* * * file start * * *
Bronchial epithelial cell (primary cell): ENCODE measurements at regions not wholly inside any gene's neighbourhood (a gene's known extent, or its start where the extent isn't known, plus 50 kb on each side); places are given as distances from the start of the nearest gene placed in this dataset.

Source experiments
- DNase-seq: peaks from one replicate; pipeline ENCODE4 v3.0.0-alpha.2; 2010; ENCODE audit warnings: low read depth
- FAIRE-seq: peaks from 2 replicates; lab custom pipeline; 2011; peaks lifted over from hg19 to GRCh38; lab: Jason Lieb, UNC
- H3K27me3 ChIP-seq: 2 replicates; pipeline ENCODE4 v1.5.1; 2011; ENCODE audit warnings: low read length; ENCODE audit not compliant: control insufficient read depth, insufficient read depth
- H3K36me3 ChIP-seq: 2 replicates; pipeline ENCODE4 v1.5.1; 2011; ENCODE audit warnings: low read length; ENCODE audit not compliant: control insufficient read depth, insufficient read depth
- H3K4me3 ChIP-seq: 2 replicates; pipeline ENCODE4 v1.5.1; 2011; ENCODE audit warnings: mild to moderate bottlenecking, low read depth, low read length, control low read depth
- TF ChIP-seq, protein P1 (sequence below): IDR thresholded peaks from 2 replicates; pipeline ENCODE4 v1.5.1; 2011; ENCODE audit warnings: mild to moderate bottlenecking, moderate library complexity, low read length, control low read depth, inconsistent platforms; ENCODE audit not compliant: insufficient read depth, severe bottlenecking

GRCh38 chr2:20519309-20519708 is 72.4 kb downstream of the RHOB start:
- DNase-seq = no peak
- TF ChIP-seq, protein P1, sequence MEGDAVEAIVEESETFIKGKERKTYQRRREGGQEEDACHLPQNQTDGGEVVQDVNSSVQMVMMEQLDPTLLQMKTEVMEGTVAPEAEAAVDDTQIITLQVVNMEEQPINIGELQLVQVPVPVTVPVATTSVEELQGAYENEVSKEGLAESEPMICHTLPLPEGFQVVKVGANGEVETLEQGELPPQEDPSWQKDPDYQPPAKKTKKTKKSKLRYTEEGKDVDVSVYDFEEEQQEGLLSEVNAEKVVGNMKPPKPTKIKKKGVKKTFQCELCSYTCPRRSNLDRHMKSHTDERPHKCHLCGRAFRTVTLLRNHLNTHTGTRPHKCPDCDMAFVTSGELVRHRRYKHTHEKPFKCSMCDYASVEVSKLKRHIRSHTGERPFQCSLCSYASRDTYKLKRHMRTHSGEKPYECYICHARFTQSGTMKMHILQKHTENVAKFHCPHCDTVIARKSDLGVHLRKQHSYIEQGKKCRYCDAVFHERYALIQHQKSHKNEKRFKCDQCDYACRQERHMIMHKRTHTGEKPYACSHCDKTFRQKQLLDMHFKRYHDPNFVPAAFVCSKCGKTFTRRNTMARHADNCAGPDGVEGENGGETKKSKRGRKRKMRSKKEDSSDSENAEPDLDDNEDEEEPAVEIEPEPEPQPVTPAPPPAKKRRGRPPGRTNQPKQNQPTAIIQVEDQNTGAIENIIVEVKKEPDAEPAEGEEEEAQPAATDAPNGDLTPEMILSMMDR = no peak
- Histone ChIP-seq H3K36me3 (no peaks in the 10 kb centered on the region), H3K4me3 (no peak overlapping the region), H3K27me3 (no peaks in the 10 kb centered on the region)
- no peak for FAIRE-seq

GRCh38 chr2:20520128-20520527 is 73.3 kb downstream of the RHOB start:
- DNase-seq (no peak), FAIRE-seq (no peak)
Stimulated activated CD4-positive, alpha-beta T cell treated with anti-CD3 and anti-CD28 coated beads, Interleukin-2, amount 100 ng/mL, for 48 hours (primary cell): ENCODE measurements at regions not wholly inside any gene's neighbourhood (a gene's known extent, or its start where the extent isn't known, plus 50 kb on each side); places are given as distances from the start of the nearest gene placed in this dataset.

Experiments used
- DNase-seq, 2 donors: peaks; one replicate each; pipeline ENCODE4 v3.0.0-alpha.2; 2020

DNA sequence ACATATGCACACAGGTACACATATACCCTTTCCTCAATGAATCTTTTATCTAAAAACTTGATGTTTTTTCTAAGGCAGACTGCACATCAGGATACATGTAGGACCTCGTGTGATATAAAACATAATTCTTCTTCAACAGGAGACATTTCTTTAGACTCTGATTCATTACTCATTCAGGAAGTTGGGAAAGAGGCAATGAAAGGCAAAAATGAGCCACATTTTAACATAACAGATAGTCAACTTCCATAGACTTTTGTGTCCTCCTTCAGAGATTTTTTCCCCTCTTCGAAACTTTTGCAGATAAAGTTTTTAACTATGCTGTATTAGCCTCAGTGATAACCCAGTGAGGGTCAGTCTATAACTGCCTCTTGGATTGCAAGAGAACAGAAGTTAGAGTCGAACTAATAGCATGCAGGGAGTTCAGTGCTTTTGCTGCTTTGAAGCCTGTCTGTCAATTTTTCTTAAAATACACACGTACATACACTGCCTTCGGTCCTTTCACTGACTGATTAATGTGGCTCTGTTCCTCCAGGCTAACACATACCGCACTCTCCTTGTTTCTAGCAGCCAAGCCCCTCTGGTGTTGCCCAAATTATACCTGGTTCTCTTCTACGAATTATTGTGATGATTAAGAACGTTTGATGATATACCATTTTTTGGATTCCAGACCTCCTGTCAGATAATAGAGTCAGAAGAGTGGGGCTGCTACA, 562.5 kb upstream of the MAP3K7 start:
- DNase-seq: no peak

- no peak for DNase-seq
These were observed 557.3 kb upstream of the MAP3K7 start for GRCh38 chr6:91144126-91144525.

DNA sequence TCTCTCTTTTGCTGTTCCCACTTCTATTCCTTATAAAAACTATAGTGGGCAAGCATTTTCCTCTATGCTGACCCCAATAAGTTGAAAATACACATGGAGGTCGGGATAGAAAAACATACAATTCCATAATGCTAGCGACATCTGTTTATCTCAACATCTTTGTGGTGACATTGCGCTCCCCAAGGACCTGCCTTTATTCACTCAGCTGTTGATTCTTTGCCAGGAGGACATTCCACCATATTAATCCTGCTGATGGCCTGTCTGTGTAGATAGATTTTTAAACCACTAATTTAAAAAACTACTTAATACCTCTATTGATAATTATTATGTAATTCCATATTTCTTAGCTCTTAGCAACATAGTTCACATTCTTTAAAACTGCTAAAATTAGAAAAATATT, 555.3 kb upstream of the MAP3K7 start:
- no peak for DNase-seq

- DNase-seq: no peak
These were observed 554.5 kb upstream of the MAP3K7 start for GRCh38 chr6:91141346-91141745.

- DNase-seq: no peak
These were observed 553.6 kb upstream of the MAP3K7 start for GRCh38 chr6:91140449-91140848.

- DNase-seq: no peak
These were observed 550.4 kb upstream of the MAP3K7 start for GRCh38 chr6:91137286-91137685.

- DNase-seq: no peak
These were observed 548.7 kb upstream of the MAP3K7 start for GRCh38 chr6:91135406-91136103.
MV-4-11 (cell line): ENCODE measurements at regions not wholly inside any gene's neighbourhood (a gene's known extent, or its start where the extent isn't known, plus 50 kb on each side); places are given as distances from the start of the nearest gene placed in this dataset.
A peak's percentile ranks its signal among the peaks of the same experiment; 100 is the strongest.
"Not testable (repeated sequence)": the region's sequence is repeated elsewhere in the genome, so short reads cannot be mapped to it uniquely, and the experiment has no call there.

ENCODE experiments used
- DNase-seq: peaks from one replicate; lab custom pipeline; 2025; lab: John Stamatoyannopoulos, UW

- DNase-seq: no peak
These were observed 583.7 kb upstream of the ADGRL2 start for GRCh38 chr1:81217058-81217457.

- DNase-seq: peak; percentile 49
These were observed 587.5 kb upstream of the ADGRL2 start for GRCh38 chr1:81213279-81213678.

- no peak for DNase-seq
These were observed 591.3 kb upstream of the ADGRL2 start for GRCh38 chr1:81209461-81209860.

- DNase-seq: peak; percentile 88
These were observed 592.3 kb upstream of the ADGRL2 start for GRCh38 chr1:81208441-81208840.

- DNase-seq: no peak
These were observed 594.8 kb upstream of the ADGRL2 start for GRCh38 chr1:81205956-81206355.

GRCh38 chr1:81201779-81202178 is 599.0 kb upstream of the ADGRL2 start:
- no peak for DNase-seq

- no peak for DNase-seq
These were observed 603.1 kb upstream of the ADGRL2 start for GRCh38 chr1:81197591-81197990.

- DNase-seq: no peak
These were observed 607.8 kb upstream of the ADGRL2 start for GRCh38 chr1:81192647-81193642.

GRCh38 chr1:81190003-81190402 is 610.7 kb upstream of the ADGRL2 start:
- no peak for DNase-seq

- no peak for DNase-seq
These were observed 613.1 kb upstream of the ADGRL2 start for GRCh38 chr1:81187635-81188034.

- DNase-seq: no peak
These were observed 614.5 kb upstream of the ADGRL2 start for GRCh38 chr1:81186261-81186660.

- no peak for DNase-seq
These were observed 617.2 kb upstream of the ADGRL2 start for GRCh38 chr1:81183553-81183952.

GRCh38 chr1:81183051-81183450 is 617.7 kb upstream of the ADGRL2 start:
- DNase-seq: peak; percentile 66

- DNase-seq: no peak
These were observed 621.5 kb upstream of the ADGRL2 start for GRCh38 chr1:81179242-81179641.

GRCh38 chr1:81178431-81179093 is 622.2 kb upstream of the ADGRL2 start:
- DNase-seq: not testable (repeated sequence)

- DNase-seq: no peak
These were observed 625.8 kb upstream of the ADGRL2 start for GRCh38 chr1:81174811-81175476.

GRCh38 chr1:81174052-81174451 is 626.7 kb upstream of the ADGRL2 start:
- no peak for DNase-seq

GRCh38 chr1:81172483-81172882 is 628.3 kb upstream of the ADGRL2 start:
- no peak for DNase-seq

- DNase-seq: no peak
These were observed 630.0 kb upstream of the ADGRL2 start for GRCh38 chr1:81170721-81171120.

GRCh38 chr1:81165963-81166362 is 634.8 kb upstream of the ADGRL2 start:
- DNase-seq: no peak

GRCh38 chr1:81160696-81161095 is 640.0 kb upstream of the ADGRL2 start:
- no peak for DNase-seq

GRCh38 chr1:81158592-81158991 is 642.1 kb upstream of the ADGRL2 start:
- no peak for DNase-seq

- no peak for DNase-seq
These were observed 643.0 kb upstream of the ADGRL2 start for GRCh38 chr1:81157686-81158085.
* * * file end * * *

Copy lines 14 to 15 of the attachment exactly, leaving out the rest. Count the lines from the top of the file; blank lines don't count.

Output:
GRCh38 chr2:20520128-20520527 is 73.3 kb downstream of the RHOB start:
- DNase-seq (no peak), FAIRE-seq (no peak)